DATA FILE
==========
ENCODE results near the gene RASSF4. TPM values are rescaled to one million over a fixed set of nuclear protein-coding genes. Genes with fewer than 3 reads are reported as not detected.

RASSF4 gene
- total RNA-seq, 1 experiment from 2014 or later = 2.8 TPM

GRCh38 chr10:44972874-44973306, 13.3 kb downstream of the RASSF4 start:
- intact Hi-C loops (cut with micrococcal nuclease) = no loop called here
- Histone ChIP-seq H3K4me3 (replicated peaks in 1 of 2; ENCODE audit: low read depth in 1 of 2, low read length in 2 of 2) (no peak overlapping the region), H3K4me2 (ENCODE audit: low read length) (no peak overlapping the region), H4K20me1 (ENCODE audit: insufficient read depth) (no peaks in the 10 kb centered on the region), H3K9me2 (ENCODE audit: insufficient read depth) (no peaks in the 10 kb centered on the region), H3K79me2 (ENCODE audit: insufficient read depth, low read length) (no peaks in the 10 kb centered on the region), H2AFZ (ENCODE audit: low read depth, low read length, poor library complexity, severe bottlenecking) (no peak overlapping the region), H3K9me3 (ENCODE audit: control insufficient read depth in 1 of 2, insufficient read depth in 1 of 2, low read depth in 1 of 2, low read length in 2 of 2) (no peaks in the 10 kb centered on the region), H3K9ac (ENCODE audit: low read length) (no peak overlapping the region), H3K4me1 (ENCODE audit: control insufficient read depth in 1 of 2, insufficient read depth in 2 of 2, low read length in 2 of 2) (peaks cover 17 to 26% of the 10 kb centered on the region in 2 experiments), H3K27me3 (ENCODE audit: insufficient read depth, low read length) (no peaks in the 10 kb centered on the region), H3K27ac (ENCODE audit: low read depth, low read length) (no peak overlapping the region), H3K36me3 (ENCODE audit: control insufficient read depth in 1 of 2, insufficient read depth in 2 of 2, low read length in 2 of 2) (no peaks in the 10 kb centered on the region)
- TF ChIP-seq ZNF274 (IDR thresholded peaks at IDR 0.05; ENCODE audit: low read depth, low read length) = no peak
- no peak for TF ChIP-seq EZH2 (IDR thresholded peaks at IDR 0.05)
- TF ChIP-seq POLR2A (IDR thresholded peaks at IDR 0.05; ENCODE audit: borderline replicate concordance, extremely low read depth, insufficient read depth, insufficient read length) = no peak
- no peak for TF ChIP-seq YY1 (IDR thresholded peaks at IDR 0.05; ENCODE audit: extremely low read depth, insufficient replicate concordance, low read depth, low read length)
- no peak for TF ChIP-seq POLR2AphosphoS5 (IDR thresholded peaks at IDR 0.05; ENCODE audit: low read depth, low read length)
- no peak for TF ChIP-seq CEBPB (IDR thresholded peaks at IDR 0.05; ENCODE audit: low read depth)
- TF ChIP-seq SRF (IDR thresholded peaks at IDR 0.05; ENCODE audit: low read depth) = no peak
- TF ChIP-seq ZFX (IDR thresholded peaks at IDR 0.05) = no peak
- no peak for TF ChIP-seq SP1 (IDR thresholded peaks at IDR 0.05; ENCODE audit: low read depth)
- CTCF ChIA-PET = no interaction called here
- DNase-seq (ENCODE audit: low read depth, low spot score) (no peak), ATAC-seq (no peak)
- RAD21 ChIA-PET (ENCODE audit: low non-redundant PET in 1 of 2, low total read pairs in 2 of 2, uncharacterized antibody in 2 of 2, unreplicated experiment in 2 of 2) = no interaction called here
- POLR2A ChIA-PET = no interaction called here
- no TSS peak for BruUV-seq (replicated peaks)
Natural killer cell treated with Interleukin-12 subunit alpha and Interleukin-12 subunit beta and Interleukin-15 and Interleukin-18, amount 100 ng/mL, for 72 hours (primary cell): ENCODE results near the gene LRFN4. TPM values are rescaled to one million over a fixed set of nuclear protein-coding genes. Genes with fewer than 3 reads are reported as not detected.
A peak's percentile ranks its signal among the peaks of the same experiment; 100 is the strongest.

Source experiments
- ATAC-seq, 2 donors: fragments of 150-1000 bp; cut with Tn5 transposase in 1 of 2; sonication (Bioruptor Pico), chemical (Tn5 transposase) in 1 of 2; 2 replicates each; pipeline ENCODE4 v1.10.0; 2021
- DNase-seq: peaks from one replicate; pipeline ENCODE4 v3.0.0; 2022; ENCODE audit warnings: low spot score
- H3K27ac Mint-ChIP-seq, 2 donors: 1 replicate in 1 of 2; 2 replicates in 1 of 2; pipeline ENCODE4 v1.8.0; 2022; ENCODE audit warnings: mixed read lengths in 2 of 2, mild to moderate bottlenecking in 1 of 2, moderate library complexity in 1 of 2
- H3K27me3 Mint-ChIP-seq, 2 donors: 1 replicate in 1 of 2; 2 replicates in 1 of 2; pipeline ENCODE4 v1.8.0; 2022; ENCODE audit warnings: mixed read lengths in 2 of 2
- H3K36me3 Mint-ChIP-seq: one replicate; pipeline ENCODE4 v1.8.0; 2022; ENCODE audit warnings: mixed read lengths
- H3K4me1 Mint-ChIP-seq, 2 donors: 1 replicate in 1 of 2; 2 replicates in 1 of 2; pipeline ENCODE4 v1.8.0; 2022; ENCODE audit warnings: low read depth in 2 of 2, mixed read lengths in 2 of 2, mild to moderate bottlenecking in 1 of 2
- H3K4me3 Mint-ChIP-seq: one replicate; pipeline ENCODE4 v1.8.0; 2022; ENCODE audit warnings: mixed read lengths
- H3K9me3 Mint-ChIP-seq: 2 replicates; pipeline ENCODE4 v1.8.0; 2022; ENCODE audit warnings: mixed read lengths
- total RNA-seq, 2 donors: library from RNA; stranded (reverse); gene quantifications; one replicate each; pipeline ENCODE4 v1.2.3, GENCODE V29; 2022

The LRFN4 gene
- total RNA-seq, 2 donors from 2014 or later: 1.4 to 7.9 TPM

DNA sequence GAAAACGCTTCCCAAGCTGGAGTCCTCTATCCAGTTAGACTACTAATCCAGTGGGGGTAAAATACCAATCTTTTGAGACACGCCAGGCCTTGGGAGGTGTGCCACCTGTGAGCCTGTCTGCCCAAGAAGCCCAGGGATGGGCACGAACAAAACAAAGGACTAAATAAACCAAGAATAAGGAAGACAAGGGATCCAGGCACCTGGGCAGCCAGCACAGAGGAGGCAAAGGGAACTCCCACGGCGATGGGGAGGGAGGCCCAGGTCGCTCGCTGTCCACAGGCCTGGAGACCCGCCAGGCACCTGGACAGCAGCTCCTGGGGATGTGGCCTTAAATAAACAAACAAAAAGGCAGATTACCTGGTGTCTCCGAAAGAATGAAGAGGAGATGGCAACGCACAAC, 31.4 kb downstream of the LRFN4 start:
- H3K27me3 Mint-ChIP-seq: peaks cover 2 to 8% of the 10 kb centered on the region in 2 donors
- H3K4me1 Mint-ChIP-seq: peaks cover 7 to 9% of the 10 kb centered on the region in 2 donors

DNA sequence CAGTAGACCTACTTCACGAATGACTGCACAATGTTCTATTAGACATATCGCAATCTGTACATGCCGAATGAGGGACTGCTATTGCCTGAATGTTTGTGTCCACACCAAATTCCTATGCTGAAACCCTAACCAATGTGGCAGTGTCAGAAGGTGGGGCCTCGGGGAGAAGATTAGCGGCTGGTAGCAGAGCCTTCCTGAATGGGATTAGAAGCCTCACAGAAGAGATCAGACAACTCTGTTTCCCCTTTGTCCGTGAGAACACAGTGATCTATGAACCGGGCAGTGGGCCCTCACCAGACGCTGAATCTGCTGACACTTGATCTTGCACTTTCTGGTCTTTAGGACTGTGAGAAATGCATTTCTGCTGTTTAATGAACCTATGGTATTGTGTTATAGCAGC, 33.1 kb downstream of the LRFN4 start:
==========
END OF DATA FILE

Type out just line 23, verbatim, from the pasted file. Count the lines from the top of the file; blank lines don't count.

Source experiments